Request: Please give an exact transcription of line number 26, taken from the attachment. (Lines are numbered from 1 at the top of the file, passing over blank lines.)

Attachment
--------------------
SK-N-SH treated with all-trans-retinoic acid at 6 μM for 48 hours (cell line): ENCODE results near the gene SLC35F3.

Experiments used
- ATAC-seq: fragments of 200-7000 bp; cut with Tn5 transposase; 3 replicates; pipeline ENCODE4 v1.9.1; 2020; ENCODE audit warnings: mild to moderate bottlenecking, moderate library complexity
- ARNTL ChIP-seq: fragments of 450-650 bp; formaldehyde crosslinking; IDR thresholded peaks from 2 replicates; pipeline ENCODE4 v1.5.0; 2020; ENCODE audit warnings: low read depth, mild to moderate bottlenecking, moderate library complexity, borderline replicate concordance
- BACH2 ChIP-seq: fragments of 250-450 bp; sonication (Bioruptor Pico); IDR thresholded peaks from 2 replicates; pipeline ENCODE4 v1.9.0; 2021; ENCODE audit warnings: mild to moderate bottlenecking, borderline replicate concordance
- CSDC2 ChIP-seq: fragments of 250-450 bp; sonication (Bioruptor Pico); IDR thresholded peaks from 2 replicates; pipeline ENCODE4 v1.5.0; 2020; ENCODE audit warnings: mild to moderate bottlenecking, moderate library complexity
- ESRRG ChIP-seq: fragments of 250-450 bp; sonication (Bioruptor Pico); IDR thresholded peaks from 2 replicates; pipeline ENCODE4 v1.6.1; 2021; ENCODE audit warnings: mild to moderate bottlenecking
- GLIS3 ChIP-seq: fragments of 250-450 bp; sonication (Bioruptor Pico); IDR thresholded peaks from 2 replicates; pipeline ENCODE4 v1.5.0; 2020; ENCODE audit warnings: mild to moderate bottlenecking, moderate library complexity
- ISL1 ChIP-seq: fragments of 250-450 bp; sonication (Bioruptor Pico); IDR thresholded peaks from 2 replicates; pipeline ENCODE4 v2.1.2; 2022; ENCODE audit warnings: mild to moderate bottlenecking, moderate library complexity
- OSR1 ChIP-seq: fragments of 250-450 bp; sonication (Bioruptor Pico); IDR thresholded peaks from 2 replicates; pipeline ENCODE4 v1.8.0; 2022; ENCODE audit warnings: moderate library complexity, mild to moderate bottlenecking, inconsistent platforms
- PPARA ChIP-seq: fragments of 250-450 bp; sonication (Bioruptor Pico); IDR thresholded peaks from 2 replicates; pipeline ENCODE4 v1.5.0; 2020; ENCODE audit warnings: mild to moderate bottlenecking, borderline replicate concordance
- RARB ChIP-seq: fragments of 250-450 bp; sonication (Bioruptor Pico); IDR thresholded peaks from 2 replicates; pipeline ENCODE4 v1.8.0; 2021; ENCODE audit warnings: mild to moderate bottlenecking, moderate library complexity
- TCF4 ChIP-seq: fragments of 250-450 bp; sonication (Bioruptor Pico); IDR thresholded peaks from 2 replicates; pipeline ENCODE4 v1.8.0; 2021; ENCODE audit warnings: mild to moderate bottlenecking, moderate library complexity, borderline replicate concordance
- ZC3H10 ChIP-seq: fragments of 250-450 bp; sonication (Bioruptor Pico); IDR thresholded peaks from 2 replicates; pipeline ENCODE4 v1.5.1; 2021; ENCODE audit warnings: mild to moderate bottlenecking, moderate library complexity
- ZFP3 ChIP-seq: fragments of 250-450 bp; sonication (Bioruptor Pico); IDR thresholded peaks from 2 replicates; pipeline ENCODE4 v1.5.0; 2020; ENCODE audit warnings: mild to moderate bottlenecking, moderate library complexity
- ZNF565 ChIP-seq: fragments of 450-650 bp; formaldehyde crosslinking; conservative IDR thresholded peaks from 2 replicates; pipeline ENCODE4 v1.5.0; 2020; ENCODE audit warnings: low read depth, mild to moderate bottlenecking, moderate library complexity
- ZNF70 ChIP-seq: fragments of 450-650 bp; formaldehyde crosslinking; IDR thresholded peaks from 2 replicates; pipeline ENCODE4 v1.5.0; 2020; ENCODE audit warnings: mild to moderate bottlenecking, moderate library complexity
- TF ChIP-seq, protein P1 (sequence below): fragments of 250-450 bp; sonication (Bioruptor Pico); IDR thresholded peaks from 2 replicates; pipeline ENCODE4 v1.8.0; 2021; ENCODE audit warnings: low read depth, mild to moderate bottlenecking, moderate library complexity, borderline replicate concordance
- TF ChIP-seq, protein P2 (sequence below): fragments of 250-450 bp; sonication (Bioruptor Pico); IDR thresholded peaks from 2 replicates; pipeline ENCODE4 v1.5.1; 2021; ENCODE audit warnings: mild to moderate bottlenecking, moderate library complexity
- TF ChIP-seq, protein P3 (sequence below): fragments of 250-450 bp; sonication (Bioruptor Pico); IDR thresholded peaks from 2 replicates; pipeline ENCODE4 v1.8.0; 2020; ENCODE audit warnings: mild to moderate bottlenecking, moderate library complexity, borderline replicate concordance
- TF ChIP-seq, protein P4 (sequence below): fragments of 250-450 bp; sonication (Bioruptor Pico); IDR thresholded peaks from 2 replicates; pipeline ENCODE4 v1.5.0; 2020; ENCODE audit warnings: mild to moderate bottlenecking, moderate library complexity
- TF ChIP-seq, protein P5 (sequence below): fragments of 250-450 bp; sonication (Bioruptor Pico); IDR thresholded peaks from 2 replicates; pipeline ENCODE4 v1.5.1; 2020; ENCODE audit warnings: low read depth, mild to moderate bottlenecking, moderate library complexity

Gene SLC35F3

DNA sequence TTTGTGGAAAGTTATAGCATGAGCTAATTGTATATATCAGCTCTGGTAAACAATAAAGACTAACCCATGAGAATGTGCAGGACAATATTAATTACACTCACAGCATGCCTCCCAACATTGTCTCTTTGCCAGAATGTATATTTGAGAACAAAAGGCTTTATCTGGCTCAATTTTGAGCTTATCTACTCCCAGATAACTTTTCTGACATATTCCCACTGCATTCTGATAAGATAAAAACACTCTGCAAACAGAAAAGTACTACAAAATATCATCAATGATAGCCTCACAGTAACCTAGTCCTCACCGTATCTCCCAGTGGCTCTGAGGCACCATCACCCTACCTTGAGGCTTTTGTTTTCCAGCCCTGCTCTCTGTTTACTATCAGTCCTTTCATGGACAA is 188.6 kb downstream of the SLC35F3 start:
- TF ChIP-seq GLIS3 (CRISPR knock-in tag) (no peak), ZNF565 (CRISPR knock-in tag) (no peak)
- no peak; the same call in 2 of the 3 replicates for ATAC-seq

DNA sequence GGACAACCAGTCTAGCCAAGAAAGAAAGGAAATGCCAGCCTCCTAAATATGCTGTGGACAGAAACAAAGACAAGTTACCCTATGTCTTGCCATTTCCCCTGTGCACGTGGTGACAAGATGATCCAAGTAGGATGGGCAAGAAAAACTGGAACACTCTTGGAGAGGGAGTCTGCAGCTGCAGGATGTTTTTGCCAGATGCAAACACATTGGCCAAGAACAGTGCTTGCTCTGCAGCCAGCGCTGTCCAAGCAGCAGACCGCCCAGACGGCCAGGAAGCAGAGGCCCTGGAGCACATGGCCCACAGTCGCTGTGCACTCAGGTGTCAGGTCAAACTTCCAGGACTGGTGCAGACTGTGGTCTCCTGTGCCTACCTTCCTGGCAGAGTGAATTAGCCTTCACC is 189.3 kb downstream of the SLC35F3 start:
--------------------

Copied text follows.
- no peak; the same call in 2 of the 3 replicates for ATAC-seq